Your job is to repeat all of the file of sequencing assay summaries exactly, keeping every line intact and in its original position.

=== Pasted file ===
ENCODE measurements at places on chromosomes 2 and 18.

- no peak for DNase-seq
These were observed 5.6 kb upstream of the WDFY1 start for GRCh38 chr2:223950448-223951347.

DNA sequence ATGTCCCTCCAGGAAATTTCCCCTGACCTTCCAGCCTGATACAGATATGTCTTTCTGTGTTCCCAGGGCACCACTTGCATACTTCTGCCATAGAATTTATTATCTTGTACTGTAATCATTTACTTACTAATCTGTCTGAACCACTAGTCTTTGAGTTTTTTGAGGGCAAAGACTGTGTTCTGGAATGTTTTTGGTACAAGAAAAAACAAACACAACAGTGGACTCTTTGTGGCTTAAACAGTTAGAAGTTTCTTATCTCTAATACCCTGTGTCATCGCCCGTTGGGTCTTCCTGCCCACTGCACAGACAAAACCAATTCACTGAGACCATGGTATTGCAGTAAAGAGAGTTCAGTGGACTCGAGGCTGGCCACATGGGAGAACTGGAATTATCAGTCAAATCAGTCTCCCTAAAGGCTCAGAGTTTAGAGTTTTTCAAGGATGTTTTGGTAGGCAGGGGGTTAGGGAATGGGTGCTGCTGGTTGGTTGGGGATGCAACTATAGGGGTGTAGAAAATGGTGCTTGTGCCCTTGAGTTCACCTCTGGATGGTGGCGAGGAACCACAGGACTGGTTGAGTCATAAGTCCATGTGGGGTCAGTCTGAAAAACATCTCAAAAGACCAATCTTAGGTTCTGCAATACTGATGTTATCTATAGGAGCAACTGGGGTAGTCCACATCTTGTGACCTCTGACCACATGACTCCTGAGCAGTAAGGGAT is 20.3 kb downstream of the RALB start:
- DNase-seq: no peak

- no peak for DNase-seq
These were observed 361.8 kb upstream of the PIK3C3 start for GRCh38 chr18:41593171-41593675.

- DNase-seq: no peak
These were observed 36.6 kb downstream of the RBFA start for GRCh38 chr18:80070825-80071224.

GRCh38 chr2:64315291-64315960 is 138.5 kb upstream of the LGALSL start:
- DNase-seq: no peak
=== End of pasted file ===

ENCODE measurements at places on chromosomes 2 and 18.

- no peak for DNase-seq
These were observed 5.6 kb upstream of the WDFY1 start for GRCh38 chr2:223950448-223951347.

DNA sequence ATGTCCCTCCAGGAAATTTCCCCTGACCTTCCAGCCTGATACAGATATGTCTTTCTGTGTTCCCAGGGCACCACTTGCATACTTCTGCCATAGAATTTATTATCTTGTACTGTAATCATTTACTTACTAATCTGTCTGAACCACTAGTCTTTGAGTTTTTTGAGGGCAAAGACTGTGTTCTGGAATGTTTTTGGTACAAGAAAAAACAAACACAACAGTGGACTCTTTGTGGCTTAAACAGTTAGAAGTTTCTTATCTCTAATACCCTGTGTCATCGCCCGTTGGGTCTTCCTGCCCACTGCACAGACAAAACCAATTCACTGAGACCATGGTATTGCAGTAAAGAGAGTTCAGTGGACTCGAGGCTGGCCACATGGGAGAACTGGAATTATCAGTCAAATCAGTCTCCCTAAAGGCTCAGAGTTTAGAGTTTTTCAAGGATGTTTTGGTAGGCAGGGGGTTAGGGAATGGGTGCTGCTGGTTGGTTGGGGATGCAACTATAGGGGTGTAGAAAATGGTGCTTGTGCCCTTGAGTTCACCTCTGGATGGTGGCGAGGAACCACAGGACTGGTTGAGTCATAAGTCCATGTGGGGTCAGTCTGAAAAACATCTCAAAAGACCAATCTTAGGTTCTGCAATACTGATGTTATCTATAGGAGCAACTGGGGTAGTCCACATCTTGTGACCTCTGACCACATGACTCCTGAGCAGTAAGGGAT is 20.3 kb downstream of the RALB start:
- DNase-seq: no peak

- no peak for DNase-seq
These were observed 361.8 kb upstream of the PIK3C3 start for GRCh38 chr18:41593171-41593675.

- DNase-seq: no peak
These were observed 36.6 kb downstream of the RBFA start for GRCh38 chr18:80070825-80071224.

GRCh38 chr2:64315291-64315960 is 138.5 kb upstream of the LGALSL start:
- DNase-seq: no peak